Since men tend to organize themselves into hierarchies anyway (Sociology 101), the "homosexual secret" (because it can't just be blatantly trumpeted to laity, family, donors, etc.) turns into a homosexual "network" or "current" or "cabal" and suddenly it's a homosexual culture and a culture of corruption (read: exclusion, intimidation, indulgence, blackmail, etc.). Should this lifestyle turn toward recruitment, seduction, pedophilia, hebephilia, ephebophilia--we have just entered egregiously evil waters that spiritually/sexually destroy whatever they come in contact different ways.

Please read these articles about what happens to young men in "lavender seminaries" (please note, not all seminaries harbor abusive/predatory priests, superiors, rectors, professors OR allow/condone homosexual activity among seminarians!):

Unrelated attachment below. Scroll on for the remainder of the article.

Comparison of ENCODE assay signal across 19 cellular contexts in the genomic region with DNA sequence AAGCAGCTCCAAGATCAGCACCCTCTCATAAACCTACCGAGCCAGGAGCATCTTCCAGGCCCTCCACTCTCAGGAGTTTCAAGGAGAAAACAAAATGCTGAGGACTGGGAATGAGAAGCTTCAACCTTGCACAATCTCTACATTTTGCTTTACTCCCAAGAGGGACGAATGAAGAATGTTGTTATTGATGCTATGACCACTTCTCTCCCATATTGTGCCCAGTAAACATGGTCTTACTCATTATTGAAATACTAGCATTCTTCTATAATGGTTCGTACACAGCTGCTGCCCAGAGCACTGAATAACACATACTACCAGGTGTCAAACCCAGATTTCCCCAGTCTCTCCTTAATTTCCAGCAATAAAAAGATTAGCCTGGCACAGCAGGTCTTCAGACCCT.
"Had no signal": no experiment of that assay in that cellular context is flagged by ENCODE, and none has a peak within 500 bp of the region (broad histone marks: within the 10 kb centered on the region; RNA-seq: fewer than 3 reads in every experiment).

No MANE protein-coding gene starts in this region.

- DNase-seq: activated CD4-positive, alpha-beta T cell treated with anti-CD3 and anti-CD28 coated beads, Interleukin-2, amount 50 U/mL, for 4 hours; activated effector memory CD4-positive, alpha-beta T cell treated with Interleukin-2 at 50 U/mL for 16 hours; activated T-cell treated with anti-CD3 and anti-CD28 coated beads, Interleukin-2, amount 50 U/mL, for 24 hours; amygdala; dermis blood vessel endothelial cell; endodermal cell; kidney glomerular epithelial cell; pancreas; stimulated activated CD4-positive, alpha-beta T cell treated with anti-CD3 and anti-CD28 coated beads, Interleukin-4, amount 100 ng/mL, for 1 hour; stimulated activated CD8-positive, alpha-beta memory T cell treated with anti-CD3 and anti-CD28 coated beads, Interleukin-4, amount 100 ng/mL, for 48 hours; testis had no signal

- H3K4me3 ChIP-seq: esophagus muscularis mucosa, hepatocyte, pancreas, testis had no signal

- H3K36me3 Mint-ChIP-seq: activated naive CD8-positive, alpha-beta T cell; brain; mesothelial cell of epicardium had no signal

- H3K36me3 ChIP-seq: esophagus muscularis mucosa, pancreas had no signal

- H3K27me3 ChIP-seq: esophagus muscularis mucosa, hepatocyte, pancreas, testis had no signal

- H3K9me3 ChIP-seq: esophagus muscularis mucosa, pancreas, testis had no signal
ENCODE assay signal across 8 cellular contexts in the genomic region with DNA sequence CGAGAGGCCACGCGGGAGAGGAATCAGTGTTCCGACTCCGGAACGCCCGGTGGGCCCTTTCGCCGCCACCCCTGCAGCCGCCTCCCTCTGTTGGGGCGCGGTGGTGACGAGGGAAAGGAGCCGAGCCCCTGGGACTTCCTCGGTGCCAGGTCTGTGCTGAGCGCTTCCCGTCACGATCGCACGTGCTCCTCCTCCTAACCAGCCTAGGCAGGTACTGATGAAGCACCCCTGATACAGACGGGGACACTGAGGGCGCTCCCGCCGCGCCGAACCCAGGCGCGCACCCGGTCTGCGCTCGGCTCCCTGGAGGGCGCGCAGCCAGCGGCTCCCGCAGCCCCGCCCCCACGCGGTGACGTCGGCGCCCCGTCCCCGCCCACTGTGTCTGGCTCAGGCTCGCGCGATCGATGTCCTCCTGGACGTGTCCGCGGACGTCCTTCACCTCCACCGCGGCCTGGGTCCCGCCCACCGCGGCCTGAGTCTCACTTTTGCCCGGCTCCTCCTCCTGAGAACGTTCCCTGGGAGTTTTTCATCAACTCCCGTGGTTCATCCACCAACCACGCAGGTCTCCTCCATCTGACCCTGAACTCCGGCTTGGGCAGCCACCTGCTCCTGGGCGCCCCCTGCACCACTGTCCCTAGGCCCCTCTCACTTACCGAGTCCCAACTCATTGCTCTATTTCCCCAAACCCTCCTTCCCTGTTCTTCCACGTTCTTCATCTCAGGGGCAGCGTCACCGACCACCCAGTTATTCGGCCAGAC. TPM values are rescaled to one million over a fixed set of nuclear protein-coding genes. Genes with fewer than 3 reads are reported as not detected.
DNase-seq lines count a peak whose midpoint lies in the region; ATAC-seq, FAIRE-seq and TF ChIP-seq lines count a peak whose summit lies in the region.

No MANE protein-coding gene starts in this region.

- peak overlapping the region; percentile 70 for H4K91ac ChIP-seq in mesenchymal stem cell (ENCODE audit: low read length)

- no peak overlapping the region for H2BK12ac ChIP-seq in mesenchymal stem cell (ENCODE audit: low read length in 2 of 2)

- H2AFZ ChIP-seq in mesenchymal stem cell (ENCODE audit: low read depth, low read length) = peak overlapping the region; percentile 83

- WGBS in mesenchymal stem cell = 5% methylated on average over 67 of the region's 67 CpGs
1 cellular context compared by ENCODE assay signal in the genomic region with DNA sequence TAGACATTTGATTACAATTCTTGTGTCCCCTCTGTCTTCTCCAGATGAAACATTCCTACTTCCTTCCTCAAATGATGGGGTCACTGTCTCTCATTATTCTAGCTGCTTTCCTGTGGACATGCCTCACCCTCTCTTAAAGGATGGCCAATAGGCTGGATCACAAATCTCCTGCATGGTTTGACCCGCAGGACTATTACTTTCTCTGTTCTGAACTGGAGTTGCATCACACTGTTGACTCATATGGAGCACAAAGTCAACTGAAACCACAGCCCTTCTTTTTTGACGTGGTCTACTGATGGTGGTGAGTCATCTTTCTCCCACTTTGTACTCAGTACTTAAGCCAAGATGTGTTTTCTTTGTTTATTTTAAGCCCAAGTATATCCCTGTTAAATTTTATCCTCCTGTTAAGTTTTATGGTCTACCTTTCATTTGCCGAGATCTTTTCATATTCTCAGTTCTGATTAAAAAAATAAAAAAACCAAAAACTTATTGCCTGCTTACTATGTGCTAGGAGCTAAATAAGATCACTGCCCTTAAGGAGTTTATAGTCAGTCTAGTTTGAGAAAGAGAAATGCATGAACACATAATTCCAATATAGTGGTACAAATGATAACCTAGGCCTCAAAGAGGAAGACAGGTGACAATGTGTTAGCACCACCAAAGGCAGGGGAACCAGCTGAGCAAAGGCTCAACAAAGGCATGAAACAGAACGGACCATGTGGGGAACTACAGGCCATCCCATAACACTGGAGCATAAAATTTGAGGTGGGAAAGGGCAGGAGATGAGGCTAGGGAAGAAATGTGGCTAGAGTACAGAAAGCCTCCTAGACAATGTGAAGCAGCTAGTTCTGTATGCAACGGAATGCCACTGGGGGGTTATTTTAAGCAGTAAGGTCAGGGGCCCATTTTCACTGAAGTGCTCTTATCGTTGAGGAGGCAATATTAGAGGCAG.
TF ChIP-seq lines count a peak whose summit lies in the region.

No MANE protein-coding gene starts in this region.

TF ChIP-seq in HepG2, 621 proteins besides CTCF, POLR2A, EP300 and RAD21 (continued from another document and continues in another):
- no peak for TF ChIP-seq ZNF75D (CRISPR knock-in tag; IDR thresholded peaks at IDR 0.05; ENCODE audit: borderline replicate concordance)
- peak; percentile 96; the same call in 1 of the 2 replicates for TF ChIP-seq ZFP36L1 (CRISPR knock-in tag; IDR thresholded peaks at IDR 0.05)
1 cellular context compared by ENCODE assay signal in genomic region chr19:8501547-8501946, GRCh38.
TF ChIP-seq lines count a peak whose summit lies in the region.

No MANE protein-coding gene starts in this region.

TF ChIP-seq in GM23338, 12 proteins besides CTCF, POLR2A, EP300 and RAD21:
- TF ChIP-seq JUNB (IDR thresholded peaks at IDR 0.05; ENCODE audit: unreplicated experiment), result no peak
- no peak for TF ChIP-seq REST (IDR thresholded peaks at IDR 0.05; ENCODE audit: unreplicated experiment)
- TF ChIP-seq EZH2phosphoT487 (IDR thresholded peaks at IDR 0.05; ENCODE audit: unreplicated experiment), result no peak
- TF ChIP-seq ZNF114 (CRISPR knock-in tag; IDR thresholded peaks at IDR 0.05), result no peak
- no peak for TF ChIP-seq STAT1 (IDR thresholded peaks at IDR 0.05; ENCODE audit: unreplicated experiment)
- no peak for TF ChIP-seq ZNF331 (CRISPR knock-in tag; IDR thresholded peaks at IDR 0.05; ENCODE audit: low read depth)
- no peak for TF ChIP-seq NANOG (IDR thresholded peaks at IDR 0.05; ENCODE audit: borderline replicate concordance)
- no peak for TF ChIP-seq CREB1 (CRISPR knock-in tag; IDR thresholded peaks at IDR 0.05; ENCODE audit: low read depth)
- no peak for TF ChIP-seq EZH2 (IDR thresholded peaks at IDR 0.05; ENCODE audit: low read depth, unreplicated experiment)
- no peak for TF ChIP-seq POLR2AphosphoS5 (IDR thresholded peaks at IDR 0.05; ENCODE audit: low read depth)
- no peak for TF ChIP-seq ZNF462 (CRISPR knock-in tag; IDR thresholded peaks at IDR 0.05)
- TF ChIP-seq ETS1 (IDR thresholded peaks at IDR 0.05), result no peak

And this is how seriously lack of celibacy and homosexual activity was dealt with in seminaries/priesthood in the recent past (but, it seems, no longer):

If it's true as has been estimated by various sources* that close to 50% of the U.S. episcopate is SSA (same-sex attracted, celibate or not) due to the fact of SSA priests and bishops recommending and promoting one another up through the ranks (a particular form of "clericalism," you could say), and a large but lesser percentage of U.S. priests also are SSA--then I think this has answered two of my biggest puzzlements of Clergy Sex Abuse Scandal 2002 (if a clergyman is homosexually or even otherwise sexually active):

1. I thought men wanted to be heroes and protect women and children--not harm them or cover up for those who harm them??? [If a man doesn't feel himself a bridegroom to the Church, the Bride of Christ, and if he's not a pure, chaste father to this children, he's not going to care much about sticking his neck out to protect them.]